As pandemic rages, groups also want focus on women’s health
MANILA, Philippines – Women’s health remains an important issue despite all of the advances that the country has made to improve gender equality, the Commission on Human Rights (CHR) said on Thursday.
According to CHR’s statement on the International Day of Action for Women’s Health, the issue plays a vital role in nation-building, as the country’s future generation is taken care of by women.
“Ang kalusugan ng mga babae ay mahalagang aspeto sa pag-unlad ng pamilya, komunidad, at bansa. Manindigan tayo para sa karapatan at dignidad ng mga babae na siyang kumakalinga at nagtataguyod sa bagong henerasyon ng ating lipunan,” CHR said in a tweet.
(The health of women is an important aspect in the progress of a family, of a community, and of the country. Let us stand firm for the rights and dignity of women who nurture and raise the next generation of our society.)
“Kinikilala natin ang mga hakbang na tumitiyak para makamit ang kabuuang kalusugan ng kababaihan kabilang ang mental, reproductive, at maternal, and child health,” they added. “Subalit marami pa ring banta sa kalusugan ng mga babae kabilang ang physical, sexual, at emotional violence.”
(We know that there are steps to ensure that the health of women, including their mental, reproductive, maternal, and child health are attained. But there are still several threats to women’s health, including physical, sexual, and emotional violence.)
Previously, groups like the Women’s Global Network for Reproductive Rights (WGNNR) called on the government to ensure that the health concerns of women are still being attended to, even as the world’s attention has shifted to the ongoing COVID-19 pandemic.
The issues were borne from reports that a woman from Caloocan City died after giving birth because six hospitals refused to treat her — with one private hospital supposedly asking for a downpayment worth P30,000 before being admitted.
Last April 27, expectant mother Katherine Bulatao chose to give birth at their house with the help of a midwife instead of doing so in a hospital to avoid contracting COVID-19.
But after her baby was born, the midwife told her relatives to bring her to a hospital because she was bleeding. However, small hospitals urged her to be transferred to a larger hospital.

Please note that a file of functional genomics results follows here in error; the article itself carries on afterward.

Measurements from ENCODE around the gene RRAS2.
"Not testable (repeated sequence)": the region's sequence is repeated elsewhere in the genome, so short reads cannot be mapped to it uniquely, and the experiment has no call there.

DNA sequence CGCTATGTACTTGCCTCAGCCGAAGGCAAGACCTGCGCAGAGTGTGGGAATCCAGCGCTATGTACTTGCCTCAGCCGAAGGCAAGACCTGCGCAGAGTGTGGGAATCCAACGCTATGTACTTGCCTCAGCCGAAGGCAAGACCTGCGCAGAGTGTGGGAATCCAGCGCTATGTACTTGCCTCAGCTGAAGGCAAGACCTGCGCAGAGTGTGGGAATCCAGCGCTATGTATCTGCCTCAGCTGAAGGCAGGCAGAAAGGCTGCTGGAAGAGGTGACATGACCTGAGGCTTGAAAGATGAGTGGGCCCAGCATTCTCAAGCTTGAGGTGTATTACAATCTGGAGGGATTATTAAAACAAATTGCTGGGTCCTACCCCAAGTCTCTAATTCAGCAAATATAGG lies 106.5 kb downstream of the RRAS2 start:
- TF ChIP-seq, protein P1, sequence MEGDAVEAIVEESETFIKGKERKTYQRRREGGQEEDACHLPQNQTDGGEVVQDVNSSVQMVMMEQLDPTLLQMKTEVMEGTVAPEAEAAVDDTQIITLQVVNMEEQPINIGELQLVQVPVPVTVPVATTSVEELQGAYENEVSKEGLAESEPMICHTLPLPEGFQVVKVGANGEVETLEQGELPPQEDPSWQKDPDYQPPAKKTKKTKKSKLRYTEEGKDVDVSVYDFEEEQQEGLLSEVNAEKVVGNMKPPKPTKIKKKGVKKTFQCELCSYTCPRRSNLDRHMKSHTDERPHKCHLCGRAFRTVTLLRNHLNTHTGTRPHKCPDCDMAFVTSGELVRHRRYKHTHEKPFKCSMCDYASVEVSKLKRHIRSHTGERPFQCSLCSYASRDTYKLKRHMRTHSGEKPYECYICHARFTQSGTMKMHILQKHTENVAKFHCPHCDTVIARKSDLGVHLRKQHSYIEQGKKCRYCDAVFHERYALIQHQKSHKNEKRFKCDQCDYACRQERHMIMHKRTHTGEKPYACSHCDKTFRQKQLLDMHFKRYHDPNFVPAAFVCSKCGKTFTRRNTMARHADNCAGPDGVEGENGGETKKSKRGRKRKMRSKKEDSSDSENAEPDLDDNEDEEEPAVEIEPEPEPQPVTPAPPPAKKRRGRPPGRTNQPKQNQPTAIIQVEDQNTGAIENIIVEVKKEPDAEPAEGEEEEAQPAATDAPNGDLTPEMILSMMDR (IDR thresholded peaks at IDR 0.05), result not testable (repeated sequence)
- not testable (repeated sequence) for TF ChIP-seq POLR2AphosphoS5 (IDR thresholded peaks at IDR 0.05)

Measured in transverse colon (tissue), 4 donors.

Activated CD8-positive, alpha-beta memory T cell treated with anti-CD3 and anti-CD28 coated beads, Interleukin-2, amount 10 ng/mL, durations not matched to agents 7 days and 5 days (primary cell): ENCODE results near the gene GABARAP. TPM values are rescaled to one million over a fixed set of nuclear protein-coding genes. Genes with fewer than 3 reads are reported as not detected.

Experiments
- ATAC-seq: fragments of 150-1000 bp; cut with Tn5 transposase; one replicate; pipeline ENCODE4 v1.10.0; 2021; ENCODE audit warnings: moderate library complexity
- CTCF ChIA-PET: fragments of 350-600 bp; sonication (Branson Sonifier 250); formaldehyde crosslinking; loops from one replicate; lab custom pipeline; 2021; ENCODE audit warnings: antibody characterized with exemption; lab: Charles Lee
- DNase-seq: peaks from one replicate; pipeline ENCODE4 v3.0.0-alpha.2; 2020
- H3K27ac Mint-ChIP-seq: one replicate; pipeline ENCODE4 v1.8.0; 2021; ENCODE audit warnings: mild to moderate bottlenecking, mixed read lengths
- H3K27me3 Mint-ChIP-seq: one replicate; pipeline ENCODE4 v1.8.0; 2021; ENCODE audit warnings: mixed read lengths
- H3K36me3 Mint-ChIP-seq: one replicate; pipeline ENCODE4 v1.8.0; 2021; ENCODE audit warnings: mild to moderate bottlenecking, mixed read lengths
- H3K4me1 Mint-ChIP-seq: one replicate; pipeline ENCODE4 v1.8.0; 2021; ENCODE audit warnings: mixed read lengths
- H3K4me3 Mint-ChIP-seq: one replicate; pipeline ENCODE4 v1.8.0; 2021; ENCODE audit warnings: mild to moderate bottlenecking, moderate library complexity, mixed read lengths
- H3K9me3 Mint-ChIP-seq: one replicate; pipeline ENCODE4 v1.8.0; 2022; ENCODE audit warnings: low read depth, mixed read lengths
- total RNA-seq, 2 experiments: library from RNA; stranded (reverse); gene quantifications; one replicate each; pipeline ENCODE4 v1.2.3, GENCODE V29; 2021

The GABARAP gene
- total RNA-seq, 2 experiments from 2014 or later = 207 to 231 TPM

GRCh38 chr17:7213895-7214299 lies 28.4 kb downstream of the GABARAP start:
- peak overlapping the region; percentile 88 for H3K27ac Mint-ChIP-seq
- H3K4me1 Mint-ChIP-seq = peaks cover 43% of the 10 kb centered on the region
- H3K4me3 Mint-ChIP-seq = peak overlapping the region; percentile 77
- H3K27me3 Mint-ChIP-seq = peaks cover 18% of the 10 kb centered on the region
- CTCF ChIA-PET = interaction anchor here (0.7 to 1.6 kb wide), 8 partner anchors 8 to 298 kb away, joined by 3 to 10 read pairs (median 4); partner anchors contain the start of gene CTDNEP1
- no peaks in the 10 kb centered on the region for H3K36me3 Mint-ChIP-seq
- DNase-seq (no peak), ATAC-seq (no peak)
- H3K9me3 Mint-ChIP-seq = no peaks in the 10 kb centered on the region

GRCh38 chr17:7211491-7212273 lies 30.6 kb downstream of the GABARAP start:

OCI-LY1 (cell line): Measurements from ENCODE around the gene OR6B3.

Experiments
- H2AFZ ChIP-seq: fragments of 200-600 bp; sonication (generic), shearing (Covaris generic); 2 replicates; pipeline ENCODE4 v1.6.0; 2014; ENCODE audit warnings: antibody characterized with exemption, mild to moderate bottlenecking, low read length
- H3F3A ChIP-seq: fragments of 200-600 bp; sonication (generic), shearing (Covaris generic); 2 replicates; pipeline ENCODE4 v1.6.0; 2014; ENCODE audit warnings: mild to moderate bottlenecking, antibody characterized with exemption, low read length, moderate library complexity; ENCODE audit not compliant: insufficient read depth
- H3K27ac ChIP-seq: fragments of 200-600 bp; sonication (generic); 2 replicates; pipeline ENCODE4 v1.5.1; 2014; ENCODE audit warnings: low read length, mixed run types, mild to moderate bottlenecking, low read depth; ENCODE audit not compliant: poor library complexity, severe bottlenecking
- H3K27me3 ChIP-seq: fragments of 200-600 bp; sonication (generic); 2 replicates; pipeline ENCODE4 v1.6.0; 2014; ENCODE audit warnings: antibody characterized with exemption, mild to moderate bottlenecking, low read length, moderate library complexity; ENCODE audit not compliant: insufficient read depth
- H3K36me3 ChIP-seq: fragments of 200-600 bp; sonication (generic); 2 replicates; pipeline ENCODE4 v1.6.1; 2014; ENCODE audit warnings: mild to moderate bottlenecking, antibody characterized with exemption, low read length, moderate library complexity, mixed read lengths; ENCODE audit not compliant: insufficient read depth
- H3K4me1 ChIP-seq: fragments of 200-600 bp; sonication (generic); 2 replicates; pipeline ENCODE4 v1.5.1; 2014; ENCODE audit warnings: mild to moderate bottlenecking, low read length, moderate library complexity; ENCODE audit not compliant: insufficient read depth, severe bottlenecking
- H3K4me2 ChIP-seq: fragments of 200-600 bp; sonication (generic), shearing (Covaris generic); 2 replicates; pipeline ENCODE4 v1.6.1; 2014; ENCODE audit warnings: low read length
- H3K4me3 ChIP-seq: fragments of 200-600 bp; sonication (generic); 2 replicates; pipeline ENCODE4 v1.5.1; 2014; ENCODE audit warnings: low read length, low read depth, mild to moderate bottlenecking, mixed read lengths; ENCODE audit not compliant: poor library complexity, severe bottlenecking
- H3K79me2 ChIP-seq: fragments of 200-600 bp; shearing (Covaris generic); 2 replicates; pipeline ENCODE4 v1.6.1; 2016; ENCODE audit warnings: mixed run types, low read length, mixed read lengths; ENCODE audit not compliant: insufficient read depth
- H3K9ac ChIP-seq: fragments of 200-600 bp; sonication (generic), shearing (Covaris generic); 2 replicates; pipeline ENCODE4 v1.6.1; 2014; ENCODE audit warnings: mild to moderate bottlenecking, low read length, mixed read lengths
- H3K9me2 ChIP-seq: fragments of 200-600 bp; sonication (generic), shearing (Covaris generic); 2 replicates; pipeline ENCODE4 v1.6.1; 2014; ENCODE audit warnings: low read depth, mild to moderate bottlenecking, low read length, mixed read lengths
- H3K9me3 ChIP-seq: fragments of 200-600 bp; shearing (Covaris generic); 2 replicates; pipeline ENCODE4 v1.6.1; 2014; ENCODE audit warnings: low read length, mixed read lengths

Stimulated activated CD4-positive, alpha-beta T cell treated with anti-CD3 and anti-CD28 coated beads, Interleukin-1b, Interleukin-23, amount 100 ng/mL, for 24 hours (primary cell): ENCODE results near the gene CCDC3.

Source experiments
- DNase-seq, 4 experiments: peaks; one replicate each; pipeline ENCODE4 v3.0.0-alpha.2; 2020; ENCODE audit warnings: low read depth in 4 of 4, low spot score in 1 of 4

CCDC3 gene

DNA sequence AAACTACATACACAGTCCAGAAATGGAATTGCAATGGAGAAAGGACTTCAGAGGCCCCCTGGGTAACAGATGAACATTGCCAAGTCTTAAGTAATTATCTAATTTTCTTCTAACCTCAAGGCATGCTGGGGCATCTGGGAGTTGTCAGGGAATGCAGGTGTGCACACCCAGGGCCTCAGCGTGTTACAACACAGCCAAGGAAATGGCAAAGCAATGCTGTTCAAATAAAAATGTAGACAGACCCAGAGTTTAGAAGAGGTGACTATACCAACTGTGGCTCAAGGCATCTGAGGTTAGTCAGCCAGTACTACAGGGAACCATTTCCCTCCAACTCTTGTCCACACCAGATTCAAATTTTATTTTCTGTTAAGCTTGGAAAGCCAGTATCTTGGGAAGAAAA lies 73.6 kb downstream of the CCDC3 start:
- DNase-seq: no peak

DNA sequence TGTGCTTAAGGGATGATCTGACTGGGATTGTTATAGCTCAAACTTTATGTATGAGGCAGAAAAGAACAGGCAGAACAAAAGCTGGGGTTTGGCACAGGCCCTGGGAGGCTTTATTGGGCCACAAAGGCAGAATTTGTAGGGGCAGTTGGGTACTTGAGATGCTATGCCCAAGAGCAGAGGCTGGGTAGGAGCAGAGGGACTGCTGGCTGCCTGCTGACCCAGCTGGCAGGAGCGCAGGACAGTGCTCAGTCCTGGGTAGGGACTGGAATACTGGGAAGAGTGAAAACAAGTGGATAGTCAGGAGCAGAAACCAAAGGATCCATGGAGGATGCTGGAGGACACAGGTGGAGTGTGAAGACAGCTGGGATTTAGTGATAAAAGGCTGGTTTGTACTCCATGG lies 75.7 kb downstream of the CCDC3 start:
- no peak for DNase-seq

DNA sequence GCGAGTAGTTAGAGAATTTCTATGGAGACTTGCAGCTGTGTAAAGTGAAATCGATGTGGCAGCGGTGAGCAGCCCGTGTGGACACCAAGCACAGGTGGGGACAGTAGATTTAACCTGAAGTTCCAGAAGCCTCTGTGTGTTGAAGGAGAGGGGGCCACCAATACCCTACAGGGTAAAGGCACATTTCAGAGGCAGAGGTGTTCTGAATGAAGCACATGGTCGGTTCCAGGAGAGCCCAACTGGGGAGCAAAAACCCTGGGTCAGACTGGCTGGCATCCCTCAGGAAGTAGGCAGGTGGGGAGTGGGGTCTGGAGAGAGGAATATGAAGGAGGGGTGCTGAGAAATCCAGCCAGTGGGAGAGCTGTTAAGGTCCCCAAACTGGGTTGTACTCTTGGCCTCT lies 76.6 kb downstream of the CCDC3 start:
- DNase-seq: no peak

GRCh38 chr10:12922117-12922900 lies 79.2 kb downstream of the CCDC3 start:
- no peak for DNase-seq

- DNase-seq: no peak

Aside from this, WGNNR cited other reports of women being denied access to hospital.
“The refusal to administer emergency reproductive health care to women […] violates their fundamental rights guaranteed under our Constitution and a myriad of our laws including the Anti-Hospital Deposit Law, Magna Carta of Women, and the Responsible Parenthood and Reproductive Health Act,” Asia Legal Adviser of the Center for Reproductive Rights Jihan Jacob said last May 14.
“It also violates the government’s international human rights obligations to guarantee women’s rights to life, health, and equality and nondiscrimination, The current pandemic and resource constraints do not justify these refusals,” she added.
As of now, health authorities said there are now 15,588 COVID-19 patients in the country due to 539 new cases, which is the highest increase recorded since the coronavirus reached the Philippines.
At least 921 of the patients have died while 3,598 have recovered.
Worldwide, there are now 5.705 million cases, with 355,934 people dead and 2.360 million patients-recoveries.
CHR hopes that their calls would translate to a comprehensive and gender-sensitive provision of health services, even at a time of a global pandemic.
“Sa pagtalima sa araw na ito, nananawagan ang Komisyon sa patuloy na pagsulong ng komprehensibo, inklusibo, at gender-sensitive na serbisyo at programang pangkalusugan para sa lahat ng kababaihan,” CHR noted.
(In accordance to this day, the Commission is calling for a continuous push for comprehensive, inclusive, and gender-sensitive services and programs for the health of all women.)
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